All great auteurs, no matter the era, find themselves dabbling in science fiction at least once in their career. Lang had Metropolis. Godard gave us Alphaville. Kubrick cemented his reputation with the resplendent 2001: A Space Odyssey while Truffaut took Ray Bradbury’s allegorical classic and turned it into his own version of Fahrenheit 451. The reasons behind such genre experimentation are obvious – speculative cinema is based in ideas, images, and the careful consideration of both. It’s the very set-up that a moviemaking maverick yearns for. It tests not only their storytelling mantle, but the very limits of their imagination. Post-millennial movie god Giuseppe Andrews understands this all too well. That’s why Schoof, his look at a world gone insane under an evil alien influence, resonates as yet another in his growing list of trailer park masterworks.
As our narrator tells us, a force named Schoof began its rampage of Earth in a slow, subtle manner. First, her wheelchair bound grandfather began endlessly circling the parking lot outside his mobile home. Next, her mother and father have a senseless fight over whether or not there are cowboys in their vacuum. Brother is bonkers, climbing palm trees in his underwear and tirelessly jumping over Christmas tress. And another neighbor believes he is being chased by a humongous hamster. As situations in society deteriorate, the local news picks up on the story. They show a man having an affair with a children’s doll, and a homeless philosopher mumbling about the apocalypse… or maybe not. In the end, it will take a scientist, a willing test subject, and a group choral, to save the galaxy.
Staying in the crazed, comedic vein he firmly established with Orzo, Andrews’ amazing Schoof is like It’s a Mad, Mad, Mad, Mad, Mad, Mad World meshed with Invasion of the Body Snatchers. It’s like a movie long version of the scene in Wild at Heart where Freddie Jones offers his high pitched warning about how “pigeons spread diseases”. Utilizing a Hellsapoppin style to place us directly into the middle of a worldwide meltdown, it’s clear that, as his interests grow, so does this filmmaker’s style. Gone are the static shots where characters merely recite dialogue directly into the camera. In their place are ludicrous action scenes, complex tracking shots, and a much greater emphasis on character interaction.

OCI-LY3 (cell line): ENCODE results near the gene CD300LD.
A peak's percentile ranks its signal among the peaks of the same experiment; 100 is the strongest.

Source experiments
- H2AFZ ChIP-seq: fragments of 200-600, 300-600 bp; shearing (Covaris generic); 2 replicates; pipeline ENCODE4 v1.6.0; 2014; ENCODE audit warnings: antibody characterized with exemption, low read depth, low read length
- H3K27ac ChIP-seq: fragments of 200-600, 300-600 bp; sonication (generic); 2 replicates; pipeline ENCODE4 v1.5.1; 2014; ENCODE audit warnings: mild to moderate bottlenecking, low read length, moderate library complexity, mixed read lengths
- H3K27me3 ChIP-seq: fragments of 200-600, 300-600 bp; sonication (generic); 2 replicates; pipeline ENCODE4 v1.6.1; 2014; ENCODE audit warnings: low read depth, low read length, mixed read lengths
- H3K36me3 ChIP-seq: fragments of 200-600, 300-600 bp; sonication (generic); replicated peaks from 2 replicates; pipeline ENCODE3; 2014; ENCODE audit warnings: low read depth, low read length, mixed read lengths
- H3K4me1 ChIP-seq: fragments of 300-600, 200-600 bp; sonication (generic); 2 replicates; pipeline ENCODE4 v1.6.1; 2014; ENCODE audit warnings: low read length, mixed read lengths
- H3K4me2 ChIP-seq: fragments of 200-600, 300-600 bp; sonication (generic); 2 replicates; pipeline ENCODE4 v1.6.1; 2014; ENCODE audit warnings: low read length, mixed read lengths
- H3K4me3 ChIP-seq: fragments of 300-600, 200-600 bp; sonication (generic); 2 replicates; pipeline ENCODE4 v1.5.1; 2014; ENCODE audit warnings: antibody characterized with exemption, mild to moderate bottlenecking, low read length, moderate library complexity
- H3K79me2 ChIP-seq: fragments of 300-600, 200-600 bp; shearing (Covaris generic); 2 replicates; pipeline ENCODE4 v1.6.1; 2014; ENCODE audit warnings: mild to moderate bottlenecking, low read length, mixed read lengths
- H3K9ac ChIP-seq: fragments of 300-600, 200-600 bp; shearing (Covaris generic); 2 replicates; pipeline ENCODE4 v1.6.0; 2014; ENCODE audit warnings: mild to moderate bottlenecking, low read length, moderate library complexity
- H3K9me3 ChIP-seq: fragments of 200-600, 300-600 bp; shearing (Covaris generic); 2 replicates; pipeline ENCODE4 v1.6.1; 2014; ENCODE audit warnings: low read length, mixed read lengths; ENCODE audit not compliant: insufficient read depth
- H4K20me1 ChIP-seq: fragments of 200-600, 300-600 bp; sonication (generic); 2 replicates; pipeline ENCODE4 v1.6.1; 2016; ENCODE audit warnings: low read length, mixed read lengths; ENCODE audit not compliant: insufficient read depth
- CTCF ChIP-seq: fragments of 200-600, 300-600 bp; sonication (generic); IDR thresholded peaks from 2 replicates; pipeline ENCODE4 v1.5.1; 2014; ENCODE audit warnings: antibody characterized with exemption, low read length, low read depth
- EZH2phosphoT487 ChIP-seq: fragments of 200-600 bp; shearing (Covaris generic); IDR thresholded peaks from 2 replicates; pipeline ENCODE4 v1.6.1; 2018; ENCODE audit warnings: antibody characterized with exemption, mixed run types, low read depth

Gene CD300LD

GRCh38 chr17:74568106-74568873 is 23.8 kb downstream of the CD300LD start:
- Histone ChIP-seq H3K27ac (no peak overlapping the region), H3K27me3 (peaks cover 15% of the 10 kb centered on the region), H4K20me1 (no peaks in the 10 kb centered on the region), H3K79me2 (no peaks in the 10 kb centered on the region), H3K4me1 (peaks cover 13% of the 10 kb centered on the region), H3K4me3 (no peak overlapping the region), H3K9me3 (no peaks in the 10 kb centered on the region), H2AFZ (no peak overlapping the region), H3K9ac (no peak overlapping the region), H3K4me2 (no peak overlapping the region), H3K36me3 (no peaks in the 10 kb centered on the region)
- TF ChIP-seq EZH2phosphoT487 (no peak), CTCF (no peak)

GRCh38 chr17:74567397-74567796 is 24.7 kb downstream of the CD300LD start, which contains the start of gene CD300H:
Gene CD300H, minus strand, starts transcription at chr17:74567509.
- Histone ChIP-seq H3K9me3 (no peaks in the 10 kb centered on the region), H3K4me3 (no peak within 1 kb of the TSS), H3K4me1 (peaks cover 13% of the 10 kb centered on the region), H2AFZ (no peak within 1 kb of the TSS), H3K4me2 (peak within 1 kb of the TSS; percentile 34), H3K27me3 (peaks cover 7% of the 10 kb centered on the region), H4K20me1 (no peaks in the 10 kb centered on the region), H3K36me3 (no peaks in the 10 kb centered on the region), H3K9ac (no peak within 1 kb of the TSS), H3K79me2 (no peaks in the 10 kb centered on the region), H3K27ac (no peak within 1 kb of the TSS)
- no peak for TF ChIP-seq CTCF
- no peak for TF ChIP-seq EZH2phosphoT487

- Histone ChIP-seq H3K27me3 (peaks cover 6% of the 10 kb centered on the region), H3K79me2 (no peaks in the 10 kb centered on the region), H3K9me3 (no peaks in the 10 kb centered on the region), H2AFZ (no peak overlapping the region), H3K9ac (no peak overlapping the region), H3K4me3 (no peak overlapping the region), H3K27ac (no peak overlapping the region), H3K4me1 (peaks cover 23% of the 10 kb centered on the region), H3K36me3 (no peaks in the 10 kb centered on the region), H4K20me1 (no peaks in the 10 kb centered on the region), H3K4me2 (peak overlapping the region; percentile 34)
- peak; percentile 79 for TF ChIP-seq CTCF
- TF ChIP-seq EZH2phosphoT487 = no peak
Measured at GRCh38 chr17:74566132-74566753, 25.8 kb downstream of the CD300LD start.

Indeed, Schoof is one of the few Andrews’ films that provides a cohesive family unit. Vietnam Ron and Karen Bo Baron are the squabbling marrieds, their crackerjack conversations a study in marital strife. The director and his partner, Marybeth Spychalski, are the offspring, and they provide a lot of the visual humor. If he’s anything, Andrews is brave. He will gladly appear partially nude as long as it satisfies a cinematic ends – be it comedy, or something more complicated. Spychalski has been the ‘staright man’ in so many of these movies that it’s great to see her branch out into the more surreal and strange elements of the narrative. With the growing presence of Sir George Bigfoot, Tommy Salami, and the iconic Ed, along with returning superstars such as Ron, Walt Dongo, and Miles Dougal, this is one of the best Andrews casts ever.